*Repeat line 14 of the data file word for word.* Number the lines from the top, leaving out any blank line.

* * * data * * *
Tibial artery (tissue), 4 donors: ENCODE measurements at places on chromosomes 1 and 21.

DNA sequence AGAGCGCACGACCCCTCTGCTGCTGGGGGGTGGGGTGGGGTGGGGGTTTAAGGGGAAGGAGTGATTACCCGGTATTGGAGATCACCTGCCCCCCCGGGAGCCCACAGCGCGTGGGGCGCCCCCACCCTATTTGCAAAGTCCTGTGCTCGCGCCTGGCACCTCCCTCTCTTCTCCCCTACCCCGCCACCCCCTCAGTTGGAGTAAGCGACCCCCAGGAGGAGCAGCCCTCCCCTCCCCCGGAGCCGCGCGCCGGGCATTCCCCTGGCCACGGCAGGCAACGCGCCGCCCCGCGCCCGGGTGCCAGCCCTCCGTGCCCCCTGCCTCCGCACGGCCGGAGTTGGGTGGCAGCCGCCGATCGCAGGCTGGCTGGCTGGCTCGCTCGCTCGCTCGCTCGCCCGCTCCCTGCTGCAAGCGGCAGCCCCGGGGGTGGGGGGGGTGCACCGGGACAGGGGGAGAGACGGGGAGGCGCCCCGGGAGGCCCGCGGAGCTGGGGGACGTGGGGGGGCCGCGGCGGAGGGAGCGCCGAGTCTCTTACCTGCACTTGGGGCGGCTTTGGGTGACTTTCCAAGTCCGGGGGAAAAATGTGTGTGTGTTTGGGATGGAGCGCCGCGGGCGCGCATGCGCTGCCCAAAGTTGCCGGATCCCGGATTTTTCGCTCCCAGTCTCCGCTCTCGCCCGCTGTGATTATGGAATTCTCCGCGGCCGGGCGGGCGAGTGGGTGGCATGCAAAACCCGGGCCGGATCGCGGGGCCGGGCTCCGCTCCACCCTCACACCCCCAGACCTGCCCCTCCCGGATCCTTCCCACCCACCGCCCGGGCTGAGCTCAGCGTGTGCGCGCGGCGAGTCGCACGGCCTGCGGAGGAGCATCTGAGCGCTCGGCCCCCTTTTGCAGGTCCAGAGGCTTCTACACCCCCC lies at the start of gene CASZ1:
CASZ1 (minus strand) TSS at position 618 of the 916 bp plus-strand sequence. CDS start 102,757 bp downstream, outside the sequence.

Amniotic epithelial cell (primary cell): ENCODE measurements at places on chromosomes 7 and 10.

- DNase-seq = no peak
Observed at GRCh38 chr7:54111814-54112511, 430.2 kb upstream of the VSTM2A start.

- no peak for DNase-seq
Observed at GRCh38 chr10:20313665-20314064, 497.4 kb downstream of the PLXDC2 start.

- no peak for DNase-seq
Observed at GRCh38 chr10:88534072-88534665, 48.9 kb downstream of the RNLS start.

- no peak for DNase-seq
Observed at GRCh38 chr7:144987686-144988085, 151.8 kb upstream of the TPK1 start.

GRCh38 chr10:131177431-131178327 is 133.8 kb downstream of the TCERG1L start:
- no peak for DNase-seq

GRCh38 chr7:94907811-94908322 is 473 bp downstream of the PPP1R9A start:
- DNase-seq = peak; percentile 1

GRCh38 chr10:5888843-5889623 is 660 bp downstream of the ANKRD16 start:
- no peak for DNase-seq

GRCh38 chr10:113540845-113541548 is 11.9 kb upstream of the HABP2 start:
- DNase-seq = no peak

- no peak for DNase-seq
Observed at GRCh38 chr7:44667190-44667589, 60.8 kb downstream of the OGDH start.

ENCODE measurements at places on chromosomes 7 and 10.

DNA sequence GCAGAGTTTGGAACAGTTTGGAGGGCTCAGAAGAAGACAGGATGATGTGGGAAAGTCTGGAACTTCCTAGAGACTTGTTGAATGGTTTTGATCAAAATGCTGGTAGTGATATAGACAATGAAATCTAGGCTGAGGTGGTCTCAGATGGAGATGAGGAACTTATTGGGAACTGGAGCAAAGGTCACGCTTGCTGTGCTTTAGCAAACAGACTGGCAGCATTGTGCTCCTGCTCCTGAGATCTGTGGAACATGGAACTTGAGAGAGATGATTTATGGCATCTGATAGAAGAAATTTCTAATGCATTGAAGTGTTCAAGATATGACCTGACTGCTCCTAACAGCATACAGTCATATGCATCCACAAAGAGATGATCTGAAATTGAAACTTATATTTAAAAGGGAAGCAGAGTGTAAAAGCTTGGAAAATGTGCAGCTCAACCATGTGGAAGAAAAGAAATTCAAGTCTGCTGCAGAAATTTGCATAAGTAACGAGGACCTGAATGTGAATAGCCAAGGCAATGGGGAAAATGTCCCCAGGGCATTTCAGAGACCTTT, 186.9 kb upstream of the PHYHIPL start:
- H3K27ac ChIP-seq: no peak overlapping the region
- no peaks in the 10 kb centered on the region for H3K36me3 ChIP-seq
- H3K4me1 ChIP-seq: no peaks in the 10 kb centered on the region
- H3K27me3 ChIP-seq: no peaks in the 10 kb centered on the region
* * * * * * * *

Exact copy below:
- no peak for DNase-seq